Recent research conducted by sales-i revealed that 9 out of 10 B2B companies see Business Intelligence – along with other data-driven technologies – as integral to their future success, and it’s not hard to see why. It can boost the quality of your data collection and analysis, allow you to connect with customers and prospects more easily, and help you generate more revenue. Execute your strategy correctly and you’ll have a more informed, prepared, and intelligent team.
But successfully executing a Business Intelligence strategy can be a complicated undertaking. In the course of integrating it into your operations and processes, it’s easy to waste time, lose money, and frustrate yourself and your team. The benefits of BI are undeniable – but accessing them requires a coordinated effort across multiple fronts.
Keep these five tips in mind and you’ll lay the foundations for successful adoption.
Clean your data
BI can have a transformative effect on your organisation – but only if it’s working from a bedrock of reliable, accurate data.
It follows that the first step in your strategy should be to ensure that your database is as clean as it can possibly be. That means removing any old or irrelevant records: not only do you not need the previous address history of a one-time customer who last bought from you five years ago, keeping it is actively dragging down the quality of your insights. Get rid of it, and institute processes for getting rid of it regularly.
Then it’s time to get rid of any records with inaccuracies, inconsistencies, or missing information. If a customer is in your directory under a misspelt name, they’re liable to take offence when you message them; if their phone number or email address is wrong, nobody will ever hear or see what you have to say anyway. When you’ve gotten rid of these records, create specific data entry rules to avoid making mistakes like this in future.
And always, always know the provenance of your data. Just because you can buy data from third-parties doesn’t mean you should rely solely on it: it’s always better to maximise the information produced within your business rather than rely on third-party sources.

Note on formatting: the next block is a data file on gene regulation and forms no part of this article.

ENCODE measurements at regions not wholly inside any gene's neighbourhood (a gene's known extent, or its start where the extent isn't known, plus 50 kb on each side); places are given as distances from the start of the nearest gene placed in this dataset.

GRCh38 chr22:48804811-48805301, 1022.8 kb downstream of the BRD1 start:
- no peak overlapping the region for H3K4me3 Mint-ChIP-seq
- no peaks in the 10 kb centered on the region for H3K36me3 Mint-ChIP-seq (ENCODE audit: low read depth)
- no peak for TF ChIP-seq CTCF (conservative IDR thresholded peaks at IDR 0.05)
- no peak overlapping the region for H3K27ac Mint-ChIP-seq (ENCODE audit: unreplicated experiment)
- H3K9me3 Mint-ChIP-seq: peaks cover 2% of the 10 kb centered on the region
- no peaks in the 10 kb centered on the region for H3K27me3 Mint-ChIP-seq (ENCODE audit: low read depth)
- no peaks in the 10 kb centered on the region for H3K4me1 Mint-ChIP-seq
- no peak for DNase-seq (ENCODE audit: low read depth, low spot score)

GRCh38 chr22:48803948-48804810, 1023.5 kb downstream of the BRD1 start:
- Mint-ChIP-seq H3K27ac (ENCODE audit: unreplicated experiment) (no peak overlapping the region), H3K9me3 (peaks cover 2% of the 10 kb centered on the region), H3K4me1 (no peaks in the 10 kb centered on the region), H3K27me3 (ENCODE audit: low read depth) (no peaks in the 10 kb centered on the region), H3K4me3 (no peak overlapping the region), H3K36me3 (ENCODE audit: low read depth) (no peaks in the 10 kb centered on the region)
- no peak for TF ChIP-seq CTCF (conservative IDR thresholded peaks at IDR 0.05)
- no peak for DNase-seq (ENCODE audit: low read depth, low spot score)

Create a clear Business Intelligence roadmap
Business Intelligence implementation isn’t a one-and-done thing: it’s a long-term endeavour and you can’t expect to see immediate results. The true benefits of this technology are measured in months and years, not days and weeks – and only if you’ve created a suitable roadmap for the entire organisation to follow.
This roadmap should start with a comprehensive understanding of your current situation. It’s quite likely that this will look very different from your BI setup five years from now: how might you improve it in the short and long-term? Who’s going to use it, and who has a stake in its success? Which technology and infrastructure will you need to put in place to facilitate it? What, in the end, are your objectives?
Don’t neglect the planning stage. Only when you’ve got a roadmap can you start moving towards your destination.
Educate your team
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Important as strategy is, no Business Intelligence plan survives the first contact with your team. Their concerns, their understanding of the technology, and their attitude towards it will determine your success – and you will need to make certain adjustments to accommodate this.
A good place to start is by letting them know how they’re supposed to use BI technology, and how it will specifically benefit them. Include them at an early stage, and ensure they receive the right training.
Above all, create a culture of data literacy – in which team members are encouraged to make decisions based on empirical insights, rather than educated guesses.
Integration, integration, integration
How your BI tool integrates with your existing IT infrastructure determines its ultimate success, so your choice of software should ultimately factor in its relationship to your ERP system.
Many data opportunities that might otherwise be lost can be recovered and capitalised on with the right integration. Certain tools, for example, make it possible to pull data directly from separate financial, logistical, and HR modules, amongst others: delivering superior analysis to several corners of the business. This makes your processes more connected and improves operational efficiency.
Monitor, evaluate, iterate
This one’s pretty self-explanatory. Keep an eye on the way you’re using BI, apply some intelligence of your own in your evaluation, and iterate it so it keeps getting better. Implement reporting processes to demonstrate the positive impact it can have on your organisation, and thereby encourage wider adoption throughout the business. Develop recommendations – and follow them. Essentially: if you’re not using the technology to its fullest potential, figure out how you can.
Integrating BI into a busy organisation juggling a number of separate priorities is never going to be the most straightforward undertaking. But if you keep the above five tips in mind, you’ll enjoy a smooth deployment – and a smoother path to successful long-term customer acquisition and retention.